DA: Country now free of avian flu
The Philippines has finally been declared free of bird flu by the World Organization for Animal Health, more than five months after the country reported its latest outbreak of avian influenza.
In a report, the Department of Agriculture (DA) said the affected farms in Pampanga and Rizal provinces showed no further evidence of the bird flu virus during monitoring and surveillance with the local governments.
“We had not detected any case of AI A(H5N6) among the poultry and other bird population in the last 90 days after the completion of cleaning and disinfection in the affected farms, surveillance and monitoring, and completion of the 35-day restocking period with sentinel animals in Pampanga and Rizal,” said Ronnie Domingo, who was director of the Bureau of Animal Industry until he moved to another attached agency of the DA recently.
Ecija quail farm
It was in March last year when the DA detected bird flu at a quail farm in Nueva Ecija province. Some 1,500 quails had died while 12,000 others had been culled.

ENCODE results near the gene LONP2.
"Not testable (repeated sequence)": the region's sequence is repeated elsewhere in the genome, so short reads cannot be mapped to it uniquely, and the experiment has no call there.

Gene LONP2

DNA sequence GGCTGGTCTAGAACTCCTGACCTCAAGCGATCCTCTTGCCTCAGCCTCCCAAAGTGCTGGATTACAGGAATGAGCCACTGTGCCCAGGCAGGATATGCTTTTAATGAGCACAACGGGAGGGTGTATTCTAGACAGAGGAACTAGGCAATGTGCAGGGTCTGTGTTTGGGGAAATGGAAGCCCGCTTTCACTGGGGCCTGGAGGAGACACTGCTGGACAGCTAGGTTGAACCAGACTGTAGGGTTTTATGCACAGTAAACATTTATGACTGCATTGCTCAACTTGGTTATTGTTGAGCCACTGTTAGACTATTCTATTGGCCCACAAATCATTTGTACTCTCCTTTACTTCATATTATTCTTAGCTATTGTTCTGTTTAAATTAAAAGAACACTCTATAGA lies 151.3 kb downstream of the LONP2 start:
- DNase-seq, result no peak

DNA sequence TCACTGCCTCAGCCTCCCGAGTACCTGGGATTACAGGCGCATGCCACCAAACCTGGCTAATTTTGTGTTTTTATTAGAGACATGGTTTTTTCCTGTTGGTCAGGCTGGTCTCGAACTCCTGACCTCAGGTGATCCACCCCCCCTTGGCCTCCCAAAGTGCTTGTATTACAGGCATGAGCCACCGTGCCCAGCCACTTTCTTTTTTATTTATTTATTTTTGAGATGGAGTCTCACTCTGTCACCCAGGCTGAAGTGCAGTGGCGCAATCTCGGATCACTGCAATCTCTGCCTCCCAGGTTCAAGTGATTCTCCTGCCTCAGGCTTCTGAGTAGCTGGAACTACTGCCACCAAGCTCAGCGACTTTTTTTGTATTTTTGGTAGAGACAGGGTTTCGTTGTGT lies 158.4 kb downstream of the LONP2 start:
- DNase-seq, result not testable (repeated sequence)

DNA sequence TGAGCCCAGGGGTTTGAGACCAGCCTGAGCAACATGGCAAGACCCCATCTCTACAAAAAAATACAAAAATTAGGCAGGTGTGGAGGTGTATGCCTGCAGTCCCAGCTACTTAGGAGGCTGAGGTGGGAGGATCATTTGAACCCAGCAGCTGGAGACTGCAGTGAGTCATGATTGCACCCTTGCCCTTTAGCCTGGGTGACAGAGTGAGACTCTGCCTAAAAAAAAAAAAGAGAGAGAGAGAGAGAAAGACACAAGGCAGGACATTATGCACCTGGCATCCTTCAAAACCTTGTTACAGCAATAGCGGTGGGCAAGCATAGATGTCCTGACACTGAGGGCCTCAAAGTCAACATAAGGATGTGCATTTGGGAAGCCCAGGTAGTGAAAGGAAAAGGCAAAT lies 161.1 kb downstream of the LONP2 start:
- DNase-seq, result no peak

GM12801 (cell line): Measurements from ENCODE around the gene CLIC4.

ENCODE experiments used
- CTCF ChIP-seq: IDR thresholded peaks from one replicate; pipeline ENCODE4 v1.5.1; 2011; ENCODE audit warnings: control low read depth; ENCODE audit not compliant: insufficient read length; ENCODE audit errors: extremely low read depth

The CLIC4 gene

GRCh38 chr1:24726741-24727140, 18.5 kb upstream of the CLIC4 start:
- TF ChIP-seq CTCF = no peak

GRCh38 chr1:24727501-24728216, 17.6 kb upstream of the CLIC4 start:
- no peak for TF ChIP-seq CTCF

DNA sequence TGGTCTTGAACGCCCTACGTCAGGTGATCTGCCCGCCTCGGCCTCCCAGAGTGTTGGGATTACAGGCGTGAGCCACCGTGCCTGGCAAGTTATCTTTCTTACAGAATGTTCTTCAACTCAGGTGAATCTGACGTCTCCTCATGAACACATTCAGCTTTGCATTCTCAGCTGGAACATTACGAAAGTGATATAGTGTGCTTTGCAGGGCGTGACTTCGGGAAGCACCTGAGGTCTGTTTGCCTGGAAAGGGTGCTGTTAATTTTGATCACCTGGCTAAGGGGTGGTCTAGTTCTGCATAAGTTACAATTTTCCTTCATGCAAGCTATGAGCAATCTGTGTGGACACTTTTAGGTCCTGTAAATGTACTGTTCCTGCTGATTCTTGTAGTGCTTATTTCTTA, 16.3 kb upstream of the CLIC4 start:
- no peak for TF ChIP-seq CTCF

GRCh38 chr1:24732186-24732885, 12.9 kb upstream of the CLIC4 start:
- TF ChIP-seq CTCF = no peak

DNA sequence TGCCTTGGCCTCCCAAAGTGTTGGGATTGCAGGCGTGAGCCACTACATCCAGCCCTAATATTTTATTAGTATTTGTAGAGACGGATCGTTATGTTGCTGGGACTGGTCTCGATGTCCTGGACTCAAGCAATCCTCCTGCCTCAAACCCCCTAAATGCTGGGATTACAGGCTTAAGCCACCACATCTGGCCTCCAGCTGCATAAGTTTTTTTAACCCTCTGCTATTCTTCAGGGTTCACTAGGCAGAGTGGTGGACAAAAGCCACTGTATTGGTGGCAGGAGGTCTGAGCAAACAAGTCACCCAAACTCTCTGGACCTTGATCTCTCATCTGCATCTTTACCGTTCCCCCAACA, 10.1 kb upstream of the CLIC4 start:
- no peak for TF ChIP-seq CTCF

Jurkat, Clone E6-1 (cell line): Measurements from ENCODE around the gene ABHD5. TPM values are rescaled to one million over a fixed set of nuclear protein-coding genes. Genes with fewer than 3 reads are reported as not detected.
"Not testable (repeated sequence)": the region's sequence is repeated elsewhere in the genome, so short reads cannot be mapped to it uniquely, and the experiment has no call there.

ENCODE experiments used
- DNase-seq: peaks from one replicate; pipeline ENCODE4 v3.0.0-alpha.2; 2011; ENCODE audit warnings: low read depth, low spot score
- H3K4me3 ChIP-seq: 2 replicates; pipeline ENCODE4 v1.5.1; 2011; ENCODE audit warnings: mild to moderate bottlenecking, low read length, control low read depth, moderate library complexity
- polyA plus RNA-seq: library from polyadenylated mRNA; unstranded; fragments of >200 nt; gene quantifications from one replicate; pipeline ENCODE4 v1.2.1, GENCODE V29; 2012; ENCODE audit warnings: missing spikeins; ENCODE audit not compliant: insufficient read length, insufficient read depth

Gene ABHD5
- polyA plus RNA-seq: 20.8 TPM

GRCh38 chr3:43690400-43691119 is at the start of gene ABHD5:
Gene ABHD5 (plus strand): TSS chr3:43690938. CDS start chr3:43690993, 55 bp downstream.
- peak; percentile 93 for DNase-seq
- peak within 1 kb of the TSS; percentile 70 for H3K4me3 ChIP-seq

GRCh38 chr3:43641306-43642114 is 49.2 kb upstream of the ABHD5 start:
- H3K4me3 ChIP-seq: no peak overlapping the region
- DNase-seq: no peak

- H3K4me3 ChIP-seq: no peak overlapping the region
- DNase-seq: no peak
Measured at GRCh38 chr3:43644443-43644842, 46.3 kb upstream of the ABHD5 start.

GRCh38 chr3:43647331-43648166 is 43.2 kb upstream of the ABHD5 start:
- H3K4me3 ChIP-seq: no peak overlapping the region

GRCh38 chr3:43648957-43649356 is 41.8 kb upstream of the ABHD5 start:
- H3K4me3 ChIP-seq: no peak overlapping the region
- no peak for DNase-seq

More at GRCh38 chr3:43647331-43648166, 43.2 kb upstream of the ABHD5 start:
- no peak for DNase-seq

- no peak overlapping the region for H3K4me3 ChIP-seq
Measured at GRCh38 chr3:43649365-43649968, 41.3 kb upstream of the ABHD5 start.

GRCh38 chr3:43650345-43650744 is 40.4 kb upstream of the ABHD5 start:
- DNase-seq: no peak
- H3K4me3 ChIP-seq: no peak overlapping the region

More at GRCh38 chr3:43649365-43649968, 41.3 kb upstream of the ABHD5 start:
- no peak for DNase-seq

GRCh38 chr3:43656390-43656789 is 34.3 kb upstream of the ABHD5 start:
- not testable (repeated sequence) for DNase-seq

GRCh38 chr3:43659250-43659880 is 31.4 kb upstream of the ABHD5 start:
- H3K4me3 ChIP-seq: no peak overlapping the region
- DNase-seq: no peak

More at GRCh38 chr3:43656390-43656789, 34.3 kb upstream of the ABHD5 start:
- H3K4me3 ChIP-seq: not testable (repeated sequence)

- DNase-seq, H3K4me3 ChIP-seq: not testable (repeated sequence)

A new case was later confirmed in Pampanga, which prompted the department to cull another 39,000 birds.
The World Organization for Animal Health, formerly the Office International des Epizooties (OIE), gave the Philippines a bird flu-free status on Jan. 8. Composed of 181 member-countries, including the Philippines, it is an intergovernmental organization responsible for monitoring and improving animal health and welfare worldwide.
Agriculture Secretary William Dar cited the piece of welcome news to the industry, noting that poultry meat, like pork and beef, is a popular source of protein among Filipinos.
Backyard raisers, however, are more concerned with the repercussions of the coronavirus pandemic than the animal disease.
Agriculture Undersecretary Kristine Evangelista said prices of chicken in the market slightly rose after some poultry raisers discontinued production to evade the low farmgate prices during the lockdowns last year.
The COVID-19 crisis led to the closure of many food establishments that eventually caused a glut as local and imported stocks piled up.
Nonetheless, the DA reminded poultry raisers to remain vigilant and report any unusual mortalities in their farms to avoid another outbreak.
The latest price monitoring by the DA showed that a kilo of chicken was being sold at an average of P180, while an egg cost P6.50. INQ
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